Love, Scott (CIFF 2018)

In October of 2013, Scott Jones was attacked in Nova Scotia and left paralyzed below the waist. Scott is gay. He believes he was attacked because he is gay. The police would not prosecute the case as a hate crime. And if that story isn’t enough to make you sad on paper, then here is a movie that brings you inside the life of Scott after the attack, as he struggles to make peace with the event and its aftermath and begin the process of healing.

That is a sad story and it really is a shame that we live in a society where people still think like that. And Love, Scott pleads with your emotions to love it for that simple reason. For much of the production, Scott is portrayed less as an individual and more as a symbol. When it’s an intimate look at him as a person, it’s really effective. But for much of the time he’s standing in for something larger, and the film’s not entirely sure how to make that work, especially because it jumps back and forth in time and its narration paints him as of more a victim than a survivor.

Scott’s an interesting guy and his story is heartbreaking. Most documentaries would focus on him for a large portion of the running time and then turn him into something more – a representation of the gay community, a beacon of hope, etc. Love, Scott, conversely, tells its story in chunks and segments that aren’t always linear and constantly stall that momentum. It’s edited in a way that tries to do something a bit different but ultimately harms it. Sometimes the tried-and-true is that way because it works. And with documentaries especially you need to keep us engaged or you lose the audience and it’s extremely difficult to recapture that attention. This film relies on its story and the inherent sympathy and empathy involved to hold us, and it’s not quite enough to get through even its brief 75-minute running time.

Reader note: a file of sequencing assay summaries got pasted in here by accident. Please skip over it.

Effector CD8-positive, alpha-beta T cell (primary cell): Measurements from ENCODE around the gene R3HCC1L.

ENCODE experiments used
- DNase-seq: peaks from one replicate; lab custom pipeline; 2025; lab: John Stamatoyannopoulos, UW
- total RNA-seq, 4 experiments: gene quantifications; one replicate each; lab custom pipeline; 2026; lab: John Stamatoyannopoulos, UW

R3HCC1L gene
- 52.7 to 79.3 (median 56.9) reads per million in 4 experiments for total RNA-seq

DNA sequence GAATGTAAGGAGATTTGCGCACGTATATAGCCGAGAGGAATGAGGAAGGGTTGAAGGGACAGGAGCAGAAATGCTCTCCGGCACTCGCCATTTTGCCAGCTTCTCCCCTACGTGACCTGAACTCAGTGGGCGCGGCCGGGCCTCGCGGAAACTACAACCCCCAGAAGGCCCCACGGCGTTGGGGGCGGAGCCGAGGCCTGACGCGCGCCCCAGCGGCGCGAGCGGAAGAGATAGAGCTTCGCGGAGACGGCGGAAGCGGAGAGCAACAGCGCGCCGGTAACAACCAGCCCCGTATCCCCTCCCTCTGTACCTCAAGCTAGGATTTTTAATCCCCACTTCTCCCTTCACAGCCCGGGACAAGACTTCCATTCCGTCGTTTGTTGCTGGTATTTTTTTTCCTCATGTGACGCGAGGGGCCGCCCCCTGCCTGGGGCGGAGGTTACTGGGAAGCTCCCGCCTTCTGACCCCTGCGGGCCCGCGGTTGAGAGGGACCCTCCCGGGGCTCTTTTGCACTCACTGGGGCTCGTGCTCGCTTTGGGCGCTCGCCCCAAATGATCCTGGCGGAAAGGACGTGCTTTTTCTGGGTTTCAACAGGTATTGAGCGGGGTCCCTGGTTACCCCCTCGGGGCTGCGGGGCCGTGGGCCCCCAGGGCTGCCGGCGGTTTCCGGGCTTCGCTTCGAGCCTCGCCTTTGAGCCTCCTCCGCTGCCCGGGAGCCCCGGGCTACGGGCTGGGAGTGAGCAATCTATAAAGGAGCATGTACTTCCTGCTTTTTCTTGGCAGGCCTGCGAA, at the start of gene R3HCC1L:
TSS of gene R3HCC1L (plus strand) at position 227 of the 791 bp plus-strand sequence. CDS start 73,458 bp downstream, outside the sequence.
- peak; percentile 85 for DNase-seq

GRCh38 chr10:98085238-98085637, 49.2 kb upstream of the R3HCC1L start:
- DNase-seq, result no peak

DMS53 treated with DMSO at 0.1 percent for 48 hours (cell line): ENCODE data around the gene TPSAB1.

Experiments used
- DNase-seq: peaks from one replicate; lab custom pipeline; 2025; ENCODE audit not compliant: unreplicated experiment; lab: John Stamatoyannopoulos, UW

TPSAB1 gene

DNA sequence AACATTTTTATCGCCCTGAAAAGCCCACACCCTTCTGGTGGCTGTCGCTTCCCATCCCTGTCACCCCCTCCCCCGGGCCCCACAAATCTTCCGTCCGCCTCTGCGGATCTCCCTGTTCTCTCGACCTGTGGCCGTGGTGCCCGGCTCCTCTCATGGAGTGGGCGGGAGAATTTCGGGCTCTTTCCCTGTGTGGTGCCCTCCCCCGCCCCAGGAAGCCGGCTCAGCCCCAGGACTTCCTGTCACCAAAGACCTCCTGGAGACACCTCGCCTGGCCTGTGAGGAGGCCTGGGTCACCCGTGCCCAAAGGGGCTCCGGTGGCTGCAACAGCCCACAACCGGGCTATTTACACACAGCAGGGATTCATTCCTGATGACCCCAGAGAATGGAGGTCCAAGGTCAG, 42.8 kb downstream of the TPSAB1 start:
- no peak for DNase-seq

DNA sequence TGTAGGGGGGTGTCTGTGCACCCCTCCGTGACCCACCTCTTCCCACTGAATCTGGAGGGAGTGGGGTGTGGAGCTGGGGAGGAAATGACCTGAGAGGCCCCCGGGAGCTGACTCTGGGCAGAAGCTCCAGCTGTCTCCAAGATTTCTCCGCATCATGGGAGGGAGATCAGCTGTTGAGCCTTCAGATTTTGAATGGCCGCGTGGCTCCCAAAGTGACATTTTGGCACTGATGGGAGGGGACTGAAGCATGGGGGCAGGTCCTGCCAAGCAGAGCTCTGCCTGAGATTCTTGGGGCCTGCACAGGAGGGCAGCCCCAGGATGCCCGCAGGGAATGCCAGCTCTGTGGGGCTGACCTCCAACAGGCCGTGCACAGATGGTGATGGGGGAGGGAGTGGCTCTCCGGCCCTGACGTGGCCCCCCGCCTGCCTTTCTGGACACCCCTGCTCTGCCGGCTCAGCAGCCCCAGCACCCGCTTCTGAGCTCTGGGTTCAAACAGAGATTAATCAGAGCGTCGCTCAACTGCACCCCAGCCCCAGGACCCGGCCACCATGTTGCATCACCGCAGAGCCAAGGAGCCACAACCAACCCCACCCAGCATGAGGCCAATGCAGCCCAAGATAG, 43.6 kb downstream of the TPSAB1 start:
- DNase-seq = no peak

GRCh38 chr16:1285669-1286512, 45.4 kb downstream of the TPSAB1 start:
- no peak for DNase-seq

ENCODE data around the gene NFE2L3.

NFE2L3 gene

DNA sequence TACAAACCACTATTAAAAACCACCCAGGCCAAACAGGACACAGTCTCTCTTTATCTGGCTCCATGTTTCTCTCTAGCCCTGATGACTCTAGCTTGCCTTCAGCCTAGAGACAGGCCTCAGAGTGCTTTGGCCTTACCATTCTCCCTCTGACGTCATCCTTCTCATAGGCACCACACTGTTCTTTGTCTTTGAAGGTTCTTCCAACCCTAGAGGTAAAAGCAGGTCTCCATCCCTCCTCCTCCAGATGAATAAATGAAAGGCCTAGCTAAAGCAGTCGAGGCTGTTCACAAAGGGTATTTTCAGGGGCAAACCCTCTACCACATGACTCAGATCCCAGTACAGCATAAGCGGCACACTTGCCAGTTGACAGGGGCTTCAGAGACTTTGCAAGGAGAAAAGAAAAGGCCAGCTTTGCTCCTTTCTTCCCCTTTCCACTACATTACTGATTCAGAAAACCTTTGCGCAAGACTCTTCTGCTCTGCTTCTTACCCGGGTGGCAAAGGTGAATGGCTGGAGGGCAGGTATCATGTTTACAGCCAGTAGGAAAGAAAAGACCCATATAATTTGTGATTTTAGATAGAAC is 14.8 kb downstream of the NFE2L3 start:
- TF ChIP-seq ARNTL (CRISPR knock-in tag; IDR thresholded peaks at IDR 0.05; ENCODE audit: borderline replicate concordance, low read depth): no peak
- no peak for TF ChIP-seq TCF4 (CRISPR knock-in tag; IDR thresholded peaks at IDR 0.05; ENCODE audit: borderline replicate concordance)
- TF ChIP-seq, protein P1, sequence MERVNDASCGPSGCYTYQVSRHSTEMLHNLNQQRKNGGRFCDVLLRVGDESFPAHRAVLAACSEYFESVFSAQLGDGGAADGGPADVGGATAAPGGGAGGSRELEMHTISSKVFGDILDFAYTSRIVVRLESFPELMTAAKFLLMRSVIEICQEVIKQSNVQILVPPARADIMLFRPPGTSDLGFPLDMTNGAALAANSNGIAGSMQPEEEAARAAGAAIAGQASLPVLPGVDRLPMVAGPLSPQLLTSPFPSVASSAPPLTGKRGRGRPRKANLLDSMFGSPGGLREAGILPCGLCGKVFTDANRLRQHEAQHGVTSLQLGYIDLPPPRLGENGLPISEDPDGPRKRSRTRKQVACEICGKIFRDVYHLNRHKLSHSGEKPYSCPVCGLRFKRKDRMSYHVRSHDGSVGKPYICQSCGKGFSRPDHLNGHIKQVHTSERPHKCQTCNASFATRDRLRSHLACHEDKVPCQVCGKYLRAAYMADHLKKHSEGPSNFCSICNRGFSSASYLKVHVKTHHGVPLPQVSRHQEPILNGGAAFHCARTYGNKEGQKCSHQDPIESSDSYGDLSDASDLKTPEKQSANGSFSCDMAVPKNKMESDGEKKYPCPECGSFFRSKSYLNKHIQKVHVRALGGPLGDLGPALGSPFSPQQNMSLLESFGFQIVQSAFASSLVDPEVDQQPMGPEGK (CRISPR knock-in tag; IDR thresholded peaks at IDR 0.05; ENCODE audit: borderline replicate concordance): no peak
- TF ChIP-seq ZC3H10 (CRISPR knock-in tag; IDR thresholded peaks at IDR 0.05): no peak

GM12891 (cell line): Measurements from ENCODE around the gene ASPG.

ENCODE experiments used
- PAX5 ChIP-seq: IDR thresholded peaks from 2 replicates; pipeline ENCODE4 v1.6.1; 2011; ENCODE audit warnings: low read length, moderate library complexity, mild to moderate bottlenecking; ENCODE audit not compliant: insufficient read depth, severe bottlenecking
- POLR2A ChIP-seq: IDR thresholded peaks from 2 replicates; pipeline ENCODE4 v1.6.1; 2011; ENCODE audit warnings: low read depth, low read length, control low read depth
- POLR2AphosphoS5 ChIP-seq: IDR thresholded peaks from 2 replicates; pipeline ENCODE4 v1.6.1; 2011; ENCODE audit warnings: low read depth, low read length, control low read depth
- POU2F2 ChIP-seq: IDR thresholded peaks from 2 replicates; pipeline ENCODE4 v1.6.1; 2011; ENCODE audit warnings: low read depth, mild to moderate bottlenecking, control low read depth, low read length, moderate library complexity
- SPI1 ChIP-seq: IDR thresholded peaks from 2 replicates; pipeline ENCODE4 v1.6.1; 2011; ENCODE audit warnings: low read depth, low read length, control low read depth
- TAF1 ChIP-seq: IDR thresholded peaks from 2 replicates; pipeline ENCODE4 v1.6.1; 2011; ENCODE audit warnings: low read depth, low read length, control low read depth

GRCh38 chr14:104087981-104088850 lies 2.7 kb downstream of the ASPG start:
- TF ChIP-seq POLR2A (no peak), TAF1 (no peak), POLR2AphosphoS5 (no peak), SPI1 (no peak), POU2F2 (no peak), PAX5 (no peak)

Conclusion: Love, Scott is at its best when it’s an intimate portrait of its subject, but it too often strays from that path to become anything more than a generic documentary.

Recommendation: Love, Scott will undoubtedly mean more to some than others, so if its story touches you on a more personal level, then it’s worth watching.

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